At Tuesday’s Town Board work session, members discussed amending the local law on septic system requirements; an offer from the Planning Board to become the lead agency in updating the Comprehensive Plan; hiring a confidential secretary for the Assessor’s office; and an update on the re-opening of the Medical Center.
On the latter, Supervisor Gerry Siller said there’s no certain date on when the Center will re-open. Stony Brook Southampton Hospital, which will manage the Center, was supposed to open the doors Feb. 1, but Mr. Siller said there have been delays. The hospital group is installing all the IT equipment and the town is painting, putting in the floors and plumbing. Mr. Siller said that the hospital group has not made a commitment on an opening date.
Changing the local law on requiring new I/A (Innovative Alternative) septic systems to reduce nitrogen flowing to the aquifer was discussed. One suggested change to the law that drew the most comment was amending the requirement to install the new systems if there’s been a 50% or more expansion of structures, to a 1,500-foot expansion. Using percentages, Town Attorney Bob DeStefano said, to determine expansion was an inexact science and using square feet is more precise.
Several board members said this could hurt owners of small houses who want to expand. Former councilman Paul Shepherd, who was in the audience, commented later in the meeting that he agreed that the law should protect small homeowners. He asked for clarification on grants for I/A installations. Councilman Jim Colligan said that homeowners must apply to the state and county for grants before applying for a town grant. He added that, for a $22,000 system, the state and county could provide $15,000 and the town would pick up the rest.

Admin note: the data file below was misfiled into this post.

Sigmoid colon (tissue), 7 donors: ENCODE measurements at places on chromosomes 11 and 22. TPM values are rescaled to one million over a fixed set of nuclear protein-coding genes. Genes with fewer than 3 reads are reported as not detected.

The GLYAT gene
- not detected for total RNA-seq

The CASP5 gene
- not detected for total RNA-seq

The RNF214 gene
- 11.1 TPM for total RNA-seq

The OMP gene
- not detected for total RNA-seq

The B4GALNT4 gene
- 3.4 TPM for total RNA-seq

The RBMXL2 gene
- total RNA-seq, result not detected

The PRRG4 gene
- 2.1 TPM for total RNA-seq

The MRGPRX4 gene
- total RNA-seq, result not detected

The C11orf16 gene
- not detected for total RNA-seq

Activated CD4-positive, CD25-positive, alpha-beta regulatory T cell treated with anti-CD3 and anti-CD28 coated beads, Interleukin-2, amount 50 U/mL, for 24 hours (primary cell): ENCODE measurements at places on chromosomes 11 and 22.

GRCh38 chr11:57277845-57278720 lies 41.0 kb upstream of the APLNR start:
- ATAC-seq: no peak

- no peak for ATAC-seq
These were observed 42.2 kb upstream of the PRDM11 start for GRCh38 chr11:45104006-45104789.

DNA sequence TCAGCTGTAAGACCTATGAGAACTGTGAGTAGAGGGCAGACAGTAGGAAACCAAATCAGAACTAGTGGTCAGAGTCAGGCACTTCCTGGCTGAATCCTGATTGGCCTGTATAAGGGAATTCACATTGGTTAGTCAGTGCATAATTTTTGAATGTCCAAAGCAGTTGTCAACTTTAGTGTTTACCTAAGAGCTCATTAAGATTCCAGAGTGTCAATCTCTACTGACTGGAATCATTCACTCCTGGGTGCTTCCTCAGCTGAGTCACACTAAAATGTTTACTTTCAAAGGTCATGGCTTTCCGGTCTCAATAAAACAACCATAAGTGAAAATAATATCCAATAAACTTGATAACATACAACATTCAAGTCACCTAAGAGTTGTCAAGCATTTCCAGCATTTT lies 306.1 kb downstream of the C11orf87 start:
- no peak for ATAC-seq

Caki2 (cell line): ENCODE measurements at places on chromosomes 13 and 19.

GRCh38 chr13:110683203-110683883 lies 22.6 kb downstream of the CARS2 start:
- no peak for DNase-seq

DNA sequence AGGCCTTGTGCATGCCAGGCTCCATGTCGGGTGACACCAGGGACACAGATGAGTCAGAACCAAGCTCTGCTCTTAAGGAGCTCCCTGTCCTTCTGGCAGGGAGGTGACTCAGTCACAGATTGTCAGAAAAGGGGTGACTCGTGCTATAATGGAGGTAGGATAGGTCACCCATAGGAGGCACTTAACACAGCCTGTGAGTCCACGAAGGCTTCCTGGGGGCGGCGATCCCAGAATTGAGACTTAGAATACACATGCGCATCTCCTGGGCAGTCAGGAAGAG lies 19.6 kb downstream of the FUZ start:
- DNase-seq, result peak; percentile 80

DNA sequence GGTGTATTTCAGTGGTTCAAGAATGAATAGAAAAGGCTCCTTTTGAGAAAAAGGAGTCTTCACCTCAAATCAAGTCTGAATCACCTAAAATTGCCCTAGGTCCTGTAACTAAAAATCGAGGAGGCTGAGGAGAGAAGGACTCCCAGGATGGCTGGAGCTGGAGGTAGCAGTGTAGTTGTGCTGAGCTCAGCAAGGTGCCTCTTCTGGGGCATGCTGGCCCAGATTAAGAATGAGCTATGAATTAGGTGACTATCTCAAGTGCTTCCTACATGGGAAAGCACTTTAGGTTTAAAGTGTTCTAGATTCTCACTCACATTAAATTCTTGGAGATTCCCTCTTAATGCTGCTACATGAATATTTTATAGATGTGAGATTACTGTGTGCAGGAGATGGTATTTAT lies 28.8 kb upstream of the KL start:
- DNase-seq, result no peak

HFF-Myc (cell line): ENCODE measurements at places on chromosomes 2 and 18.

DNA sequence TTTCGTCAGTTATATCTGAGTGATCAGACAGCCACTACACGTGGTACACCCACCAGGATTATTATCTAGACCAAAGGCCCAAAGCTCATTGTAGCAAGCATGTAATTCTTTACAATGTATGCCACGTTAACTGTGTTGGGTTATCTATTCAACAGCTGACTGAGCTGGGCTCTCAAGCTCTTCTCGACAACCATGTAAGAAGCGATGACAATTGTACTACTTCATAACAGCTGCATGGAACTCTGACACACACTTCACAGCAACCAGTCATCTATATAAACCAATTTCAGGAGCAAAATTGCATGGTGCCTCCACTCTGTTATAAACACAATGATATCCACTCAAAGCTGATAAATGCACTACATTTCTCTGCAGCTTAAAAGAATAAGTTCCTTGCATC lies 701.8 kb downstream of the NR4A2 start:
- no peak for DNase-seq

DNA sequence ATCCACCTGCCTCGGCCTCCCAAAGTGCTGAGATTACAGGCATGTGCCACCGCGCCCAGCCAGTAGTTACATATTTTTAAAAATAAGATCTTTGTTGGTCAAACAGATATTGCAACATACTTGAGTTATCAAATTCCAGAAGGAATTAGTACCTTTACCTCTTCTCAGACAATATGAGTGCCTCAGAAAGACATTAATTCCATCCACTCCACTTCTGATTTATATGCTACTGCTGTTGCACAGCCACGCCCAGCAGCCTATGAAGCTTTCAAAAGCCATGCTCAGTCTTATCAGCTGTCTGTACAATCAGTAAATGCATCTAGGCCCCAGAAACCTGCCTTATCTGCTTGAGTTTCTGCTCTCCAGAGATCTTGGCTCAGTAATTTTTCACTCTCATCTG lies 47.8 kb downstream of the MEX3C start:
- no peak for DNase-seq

The board agreed to further discussion on amending the law.
Planning Board member Edward Hindin went before the board to discuss a letter sent to the Town Board last June asking for approval to allow the Planning Board to become the lead agency running an update of the Comprehensive Plan. A municipality’s comprehensive plan dictates policy on several fronts, including development, land use, transportation and housing. In 1994, a Comprehensive Plan was adopted by a Town Board resolution. A seven-month effort of discussion and research a decade ago produced an update to the plan, but the board rejected it.
Mr. Hindin said that as a former licensed professional planner, who had worked in two municipalities creating comprehensive plans, “I understood how difficult it was to get consensus around the various issues that surround communities, large or small.” The Planning Board, he added, will “find ways to help that consensus evolve.”
In the letter from last summer, the Planning Board outlined “guiding principles” and 11 steps to take to achieve the goal. Nothing happened with the propsal.
Although thanking Mr. Hindin and the Planning Board for its suggestions, the board rejected the idea. Councilman Mike Bebon said a better course now would be to get input from town committees to “come up with a more holistic approach to an update of the Comprehensive Plan, rather than decide who is the lead agency.”
Craig Wood, chairman of the Board of Assessors, asked the board to consider a resolution allowing the assessors to hire a confidential secretary, similar to the role in the supervisor’s and highway superintendent’s offices. Documents and conversations, such as tax returns, must be confidential. Members agreed that privacy for residents and the town was necessary.
Near the end of the meeting, Mr. Shepherd notified Mr. Siller that landline phone service in his neighborhood on Bartman Road, among others, cuts out during and after heavy rains. He calls Verizon, he said, to note the outages and is told that they’ll come fix the problem in three days. “But in three days, it’s dried out” and service is restored, Mr. Shepherd said.
Mr. Siller promised to look into the matter. “I’ll make a phone call,” he said.